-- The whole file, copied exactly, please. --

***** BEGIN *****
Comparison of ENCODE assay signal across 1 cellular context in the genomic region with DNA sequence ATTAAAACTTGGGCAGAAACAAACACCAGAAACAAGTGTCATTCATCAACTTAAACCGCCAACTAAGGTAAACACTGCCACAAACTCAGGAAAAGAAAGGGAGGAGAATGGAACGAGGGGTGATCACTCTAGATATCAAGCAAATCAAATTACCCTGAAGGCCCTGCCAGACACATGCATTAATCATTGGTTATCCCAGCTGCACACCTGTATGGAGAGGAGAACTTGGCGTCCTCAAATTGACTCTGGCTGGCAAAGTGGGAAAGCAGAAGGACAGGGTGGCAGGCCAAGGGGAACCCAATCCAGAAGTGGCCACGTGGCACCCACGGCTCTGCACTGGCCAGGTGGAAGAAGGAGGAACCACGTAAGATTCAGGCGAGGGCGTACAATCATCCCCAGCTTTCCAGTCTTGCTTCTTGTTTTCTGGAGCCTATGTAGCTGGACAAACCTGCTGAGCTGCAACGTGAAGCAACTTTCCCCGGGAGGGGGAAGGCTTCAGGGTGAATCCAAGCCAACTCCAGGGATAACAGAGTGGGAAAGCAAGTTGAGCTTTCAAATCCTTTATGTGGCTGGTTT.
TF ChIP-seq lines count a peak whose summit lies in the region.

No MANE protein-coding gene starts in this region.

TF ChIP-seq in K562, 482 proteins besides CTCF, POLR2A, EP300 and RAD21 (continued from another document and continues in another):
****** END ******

Comparison of ENCODE assay signal across 1 cellular context in the genomic region with DNA sequence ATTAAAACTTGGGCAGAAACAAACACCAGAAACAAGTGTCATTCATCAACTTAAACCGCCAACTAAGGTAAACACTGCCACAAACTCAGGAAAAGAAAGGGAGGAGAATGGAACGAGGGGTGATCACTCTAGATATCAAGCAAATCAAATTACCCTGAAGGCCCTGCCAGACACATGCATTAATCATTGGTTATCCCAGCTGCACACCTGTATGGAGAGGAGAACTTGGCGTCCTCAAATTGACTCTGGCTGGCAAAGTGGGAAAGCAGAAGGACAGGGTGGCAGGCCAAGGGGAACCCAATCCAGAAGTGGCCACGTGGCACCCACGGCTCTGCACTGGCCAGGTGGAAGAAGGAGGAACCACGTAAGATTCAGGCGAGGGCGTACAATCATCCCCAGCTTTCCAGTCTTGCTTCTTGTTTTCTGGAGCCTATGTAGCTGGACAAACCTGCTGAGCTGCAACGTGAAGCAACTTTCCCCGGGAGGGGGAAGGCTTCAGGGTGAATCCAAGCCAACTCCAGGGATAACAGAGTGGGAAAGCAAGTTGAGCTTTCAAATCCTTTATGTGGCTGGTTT.
TF ChIP-seq lines count a peak whose summit lies in the region.

No MANE protein-coding gene starts in this region.

TF ChIP-seq in K562, 482 proteins besides CTCF, POLR2A, EP300 and RAD21 (continued from another document and continues in another):